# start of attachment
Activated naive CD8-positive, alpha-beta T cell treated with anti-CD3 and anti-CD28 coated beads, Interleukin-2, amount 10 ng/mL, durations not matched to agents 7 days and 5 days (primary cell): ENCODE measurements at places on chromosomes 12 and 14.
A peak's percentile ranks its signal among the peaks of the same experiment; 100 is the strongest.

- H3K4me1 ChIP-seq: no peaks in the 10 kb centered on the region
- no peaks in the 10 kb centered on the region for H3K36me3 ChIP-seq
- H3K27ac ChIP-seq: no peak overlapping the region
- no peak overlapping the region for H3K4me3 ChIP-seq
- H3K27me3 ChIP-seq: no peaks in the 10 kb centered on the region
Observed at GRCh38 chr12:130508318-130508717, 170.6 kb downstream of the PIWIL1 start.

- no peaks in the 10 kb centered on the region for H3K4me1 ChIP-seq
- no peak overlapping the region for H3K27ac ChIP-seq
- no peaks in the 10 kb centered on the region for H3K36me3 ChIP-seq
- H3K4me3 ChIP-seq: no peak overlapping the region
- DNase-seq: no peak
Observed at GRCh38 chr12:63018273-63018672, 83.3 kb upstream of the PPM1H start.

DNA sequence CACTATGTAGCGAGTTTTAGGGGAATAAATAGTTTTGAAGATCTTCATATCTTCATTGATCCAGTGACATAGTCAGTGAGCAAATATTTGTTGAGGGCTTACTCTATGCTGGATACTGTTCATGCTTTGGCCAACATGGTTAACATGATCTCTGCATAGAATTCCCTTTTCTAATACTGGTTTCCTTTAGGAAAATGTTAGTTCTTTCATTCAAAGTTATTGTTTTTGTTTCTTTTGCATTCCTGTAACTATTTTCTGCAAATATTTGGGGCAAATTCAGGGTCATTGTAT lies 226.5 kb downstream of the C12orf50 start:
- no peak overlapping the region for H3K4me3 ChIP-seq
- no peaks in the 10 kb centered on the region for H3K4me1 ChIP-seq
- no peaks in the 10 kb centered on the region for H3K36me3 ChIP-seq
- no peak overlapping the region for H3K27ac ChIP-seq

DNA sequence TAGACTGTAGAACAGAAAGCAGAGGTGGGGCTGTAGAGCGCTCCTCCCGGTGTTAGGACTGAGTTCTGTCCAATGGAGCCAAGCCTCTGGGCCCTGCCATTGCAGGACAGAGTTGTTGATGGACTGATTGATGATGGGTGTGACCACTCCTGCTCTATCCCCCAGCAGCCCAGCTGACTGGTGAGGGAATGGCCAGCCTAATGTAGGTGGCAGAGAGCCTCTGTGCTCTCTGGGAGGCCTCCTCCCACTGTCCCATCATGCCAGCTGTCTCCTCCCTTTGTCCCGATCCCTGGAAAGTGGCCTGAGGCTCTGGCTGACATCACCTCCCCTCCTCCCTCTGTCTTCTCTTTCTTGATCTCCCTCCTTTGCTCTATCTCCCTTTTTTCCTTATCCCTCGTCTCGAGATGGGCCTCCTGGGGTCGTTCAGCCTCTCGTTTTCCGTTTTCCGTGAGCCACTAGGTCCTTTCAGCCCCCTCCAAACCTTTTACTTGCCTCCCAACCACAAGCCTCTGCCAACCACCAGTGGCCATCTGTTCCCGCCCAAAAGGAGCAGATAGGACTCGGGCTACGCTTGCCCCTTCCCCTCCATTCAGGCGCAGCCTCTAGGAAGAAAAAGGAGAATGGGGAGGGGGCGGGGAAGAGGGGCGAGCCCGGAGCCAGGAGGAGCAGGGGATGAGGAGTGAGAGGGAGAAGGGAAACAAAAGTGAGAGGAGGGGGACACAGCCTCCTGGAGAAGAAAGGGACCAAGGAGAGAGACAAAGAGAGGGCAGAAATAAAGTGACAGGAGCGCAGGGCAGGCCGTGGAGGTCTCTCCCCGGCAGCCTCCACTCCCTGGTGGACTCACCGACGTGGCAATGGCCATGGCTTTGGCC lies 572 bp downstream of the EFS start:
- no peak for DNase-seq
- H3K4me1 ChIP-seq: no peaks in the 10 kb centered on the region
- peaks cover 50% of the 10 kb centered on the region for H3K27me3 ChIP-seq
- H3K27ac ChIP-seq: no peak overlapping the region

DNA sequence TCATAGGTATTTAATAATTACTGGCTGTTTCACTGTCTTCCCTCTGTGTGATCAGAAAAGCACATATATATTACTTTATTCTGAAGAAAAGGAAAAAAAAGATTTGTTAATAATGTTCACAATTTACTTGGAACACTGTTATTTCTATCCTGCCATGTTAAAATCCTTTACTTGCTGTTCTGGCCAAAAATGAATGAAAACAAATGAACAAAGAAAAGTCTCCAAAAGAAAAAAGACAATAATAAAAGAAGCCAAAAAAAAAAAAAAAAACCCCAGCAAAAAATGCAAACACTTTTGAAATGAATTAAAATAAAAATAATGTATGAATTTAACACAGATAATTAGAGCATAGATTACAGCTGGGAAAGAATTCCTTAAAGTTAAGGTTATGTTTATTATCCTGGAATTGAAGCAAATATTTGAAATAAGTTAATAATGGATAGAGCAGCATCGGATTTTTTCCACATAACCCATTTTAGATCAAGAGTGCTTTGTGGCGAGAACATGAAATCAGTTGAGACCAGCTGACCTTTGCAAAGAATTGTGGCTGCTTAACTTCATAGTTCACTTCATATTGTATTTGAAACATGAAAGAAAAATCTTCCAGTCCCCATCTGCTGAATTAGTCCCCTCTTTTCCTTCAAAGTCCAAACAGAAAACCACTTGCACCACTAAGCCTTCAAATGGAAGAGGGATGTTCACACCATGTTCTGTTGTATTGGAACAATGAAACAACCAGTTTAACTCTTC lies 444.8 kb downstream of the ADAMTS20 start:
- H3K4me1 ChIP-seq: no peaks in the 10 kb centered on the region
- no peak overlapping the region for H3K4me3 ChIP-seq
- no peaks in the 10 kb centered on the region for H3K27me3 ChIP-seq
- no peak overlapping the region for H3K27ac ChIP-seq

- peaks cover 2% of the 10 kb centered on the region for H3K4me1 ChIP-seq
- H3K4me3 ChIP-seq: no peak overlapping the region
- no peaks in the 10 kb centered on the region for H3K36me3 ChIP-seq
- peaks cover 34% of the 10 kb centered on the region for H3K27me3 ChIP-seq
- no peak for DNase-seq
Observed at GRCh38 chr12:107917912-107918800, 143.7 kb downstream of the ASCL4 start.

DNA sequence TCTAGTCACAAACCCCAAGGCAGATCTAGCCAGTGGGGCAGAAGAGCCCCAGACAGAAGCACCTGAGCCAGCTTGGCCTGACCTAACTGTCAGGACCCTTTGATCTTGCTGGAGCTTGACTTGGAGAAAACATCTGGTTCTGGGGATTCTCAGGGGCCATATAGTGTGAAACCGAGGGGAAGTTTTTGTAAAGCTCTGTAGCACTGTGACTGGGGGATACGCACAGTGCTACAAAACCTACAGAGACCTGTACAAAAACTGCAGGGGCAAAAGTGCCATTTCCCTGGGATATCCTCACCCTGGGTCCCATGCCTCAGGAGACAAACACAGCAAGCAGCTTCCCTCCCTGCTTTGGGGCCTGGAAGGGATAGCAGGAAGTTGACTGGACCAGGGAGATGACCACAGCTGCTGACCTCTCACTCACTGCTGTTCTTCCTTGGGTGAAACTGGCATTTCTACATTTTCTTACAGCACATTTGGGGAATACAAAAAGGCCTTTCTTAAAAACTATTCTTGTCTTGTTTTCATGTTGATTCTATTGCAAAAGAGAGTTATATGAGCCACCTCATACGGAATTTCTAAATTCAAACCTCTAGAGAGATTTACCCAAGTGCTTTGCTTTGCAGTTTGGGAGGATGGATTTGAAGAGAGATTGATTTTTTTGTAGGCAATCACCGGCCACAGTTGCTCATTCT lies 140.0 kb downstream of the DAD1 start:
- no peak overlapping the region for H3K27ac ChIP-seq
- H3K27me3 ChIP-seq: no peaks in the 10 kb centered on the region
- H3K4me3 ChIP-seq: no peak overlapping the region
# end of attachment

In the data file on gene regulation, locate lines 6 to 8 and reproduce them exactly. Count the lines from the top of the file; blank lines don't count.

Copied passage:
- no peak overlapping the region for H3K4me3 ChIP-seq
- H3K27me3 ChIP-seq: no peaks in the 10 kb centered on the region
Observed at GRCh38 chr12:130508318-130508717, 170.6 kb downstream of the PIWIL1 start.